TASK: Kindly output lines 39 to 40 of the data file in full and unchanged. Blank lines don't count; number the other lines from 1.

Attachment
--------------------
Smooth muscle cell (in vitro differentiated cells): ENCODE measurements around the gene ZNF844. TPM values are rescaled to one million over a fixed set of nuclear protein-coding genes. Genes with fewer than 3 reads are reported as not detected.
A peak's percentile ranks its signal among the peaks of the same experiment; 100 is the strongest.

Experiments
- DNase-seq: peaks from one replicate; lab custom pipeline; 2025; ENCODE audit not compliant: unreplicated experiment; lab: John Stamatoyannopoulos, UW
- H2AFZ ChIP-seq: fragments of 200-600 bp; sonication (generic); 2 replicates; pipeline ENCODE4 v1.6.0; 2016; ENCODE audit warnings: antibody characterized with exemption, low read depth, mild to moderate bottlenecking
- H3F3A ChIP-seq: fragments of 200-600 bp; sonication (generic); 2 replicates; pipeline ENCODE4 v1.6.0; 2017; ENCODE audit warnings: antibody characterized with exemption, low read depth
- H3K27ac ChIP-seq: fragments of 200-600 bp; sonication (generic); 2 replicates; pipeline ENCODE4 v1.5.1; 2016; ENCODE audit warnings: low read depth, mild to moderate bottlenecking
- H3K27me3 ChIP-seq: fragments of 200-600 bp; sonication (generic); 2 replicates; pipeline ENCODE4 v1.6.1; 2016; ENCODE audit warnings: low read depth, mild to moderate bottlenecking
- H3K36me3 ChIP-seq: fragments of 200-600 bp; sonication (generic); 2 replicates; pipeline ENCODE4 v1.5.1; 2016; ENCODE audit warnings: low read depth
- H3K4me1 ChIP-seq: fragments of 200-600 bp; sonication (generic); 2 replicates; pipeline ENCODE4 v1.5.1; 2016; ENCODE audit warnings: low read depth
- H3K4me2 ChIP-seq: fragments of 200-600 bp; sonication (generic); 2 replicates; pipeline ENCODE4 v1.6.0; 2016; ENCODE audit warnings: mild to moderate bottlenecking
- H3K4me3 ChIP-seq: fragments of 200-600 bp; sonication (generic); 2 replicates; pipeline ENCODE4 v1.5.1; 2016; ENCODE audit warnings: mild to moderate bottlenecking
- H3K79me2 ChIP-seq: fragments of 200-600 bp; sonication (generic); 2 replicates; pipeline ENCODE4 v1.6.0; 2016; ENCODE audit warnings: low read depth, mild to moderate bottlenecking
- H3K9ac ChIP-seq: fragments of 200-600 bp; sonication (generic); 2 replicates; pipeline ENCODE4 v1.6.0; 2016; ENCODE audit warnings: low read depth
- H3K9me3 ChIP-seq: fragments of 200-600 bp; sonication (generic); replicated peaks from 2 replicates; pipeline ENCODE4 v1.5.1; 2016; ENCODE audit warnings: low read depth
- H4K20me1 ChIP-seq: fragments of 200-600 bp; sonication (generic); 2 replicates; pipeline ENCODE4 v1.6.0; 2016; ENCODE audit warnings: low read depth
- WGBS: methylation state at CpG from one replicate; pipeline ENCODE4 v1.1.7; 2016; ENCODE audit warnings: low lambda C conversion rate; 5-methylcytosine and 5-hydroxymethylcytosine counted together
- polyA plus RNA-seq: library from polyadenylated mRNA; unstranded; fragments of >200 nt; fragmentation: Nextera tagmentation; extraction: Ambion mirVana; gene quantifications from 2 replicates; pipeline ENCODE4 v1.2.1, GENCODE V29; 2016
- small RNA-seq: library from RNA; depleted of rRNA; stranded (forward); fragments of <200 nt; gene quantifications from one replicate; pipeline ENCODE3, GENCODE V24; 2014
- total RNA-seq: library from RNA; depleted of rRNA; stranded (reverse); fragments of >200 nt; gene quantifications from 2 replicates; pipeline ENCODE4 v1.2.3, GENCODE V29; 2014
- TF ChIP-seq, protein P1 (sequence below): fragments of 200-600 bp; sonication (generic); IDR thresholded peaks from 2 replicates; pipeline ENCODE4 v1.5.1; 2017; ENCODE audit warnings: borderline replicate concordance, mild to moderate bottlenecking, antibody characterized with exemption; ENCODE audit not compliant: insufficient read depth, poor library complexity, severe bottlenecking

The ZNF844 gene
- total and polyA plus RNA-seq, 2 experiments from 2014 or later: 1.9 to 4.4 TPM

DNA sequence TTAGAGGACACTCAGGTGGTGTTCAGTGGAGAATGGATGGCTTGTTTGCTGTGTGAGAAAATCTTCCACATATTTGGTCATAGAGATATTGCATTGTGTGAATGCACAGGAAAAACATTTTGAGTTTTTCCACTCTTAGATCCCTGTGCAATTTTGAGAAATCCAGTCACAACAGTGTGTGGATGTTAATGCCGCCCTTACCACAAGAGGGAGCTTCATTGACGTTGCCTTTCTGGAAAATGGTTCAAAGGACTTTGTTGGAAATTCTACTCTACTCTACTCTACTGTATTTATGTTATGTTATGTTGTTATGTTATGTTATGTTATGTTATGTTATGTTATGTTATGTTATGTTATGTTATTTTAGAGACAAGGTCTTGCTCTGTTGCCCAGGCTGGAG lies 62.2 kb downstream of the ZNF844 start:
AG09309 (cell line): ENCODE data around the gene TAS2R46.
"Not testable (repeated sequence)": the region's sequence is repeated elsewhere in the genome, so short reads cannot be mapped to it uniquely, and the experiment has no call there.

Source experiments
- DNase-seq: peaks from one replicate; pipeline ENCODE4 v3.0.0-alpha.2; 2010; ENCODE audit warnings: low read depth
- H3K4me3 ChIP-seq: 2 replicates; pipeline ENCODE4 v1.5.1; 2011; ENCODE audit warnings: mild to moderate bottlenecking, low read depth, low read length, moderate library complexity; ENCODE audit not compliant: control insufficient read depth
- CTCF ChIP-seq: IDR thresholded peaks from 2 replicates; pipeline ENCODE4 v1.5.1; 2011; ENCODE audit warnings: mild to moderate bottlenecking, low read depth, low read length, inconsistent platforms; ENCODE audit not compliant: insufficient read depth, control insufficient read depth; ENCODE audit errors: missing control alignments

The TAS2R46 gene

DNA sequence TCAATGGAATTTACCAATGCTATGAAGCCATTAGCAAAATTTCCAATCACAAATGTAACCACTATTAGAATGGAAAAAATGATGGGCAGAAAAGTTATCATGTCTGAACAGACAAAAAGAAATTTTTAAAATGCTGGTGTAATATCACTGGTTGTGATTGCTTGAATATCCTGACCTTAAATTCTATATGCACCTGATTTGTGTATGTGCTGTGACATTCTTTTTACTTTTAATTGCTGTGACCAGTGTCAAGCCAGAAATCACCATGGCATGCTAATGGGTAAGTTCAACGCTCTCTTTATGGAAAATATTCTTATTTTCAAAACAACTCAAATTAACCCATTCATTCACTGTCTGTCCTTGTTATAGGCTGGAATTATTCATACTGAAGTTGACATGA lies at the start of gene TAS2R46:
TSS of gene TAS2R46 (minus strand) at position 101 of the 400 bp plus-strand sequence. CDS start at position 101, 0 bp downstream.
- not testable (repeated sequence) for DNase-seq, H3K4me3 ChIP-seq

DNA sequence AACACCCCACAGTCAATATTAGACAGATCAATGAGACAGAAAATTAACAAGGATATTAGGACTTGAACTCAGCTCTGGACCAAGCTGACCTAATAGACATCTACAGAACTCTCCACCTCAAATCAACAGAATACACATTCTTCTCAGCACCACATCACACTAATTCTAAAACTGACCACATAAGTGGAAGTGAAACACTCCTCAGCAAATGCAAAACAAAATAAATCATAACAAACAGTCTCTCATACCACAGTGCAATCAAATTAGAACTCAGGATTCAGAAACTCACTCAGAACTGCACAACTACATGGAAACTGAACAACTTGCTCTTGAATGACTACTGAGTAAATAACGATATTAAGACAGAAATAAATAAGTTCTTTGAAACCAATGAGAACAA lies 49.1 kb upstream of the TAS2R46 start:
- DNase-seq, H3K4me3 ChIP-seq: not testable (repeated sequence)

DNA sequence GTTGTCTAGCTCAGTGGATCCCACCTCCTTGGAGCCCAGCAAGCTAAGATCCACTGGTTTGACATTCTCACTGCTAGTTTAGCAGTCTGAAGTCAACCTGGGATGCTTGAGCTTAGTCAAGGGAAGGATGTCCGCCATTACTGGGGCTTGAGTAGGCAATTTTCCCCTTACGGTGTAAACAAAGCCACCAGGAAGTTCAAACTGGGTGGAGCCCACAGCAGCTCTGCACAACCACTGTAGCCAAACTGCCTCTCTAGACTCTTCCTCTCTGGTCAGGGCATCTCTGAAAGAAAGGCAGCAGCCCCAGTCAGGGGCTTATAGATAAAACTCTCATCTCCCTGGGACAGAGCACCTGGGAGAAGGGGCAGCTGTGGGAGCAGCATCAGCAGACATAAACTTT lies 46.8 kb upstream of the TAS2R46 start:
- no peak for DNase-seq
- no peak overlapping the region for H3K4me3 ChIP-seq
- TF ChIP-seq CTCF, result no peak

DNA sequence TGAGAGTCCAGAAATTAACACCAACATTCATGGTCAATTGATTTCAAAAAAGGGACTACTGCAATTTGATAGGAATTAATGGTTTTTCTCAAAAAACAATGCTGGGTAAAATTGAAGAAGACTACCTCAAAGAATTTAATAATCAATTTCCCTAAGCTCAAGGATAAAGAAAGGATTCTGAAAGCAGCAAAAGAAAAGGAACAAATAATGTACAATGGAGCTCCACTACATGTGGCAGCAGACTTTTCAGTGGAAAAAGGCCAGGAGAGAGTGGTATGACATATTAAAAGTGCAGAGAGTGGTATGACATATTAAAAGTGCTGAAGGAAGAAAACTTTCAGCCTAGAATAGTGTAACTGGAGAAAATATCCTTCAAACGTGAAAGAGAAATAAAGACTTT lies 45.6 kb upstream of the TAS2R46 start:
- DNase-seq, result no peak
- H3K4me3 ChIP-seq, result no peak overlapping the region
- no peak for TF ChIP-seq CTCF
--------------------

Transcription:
- no peak overlapping the region for H3K4me3 ChIP-seq
- TF ChIP-seq CTCF, result no peak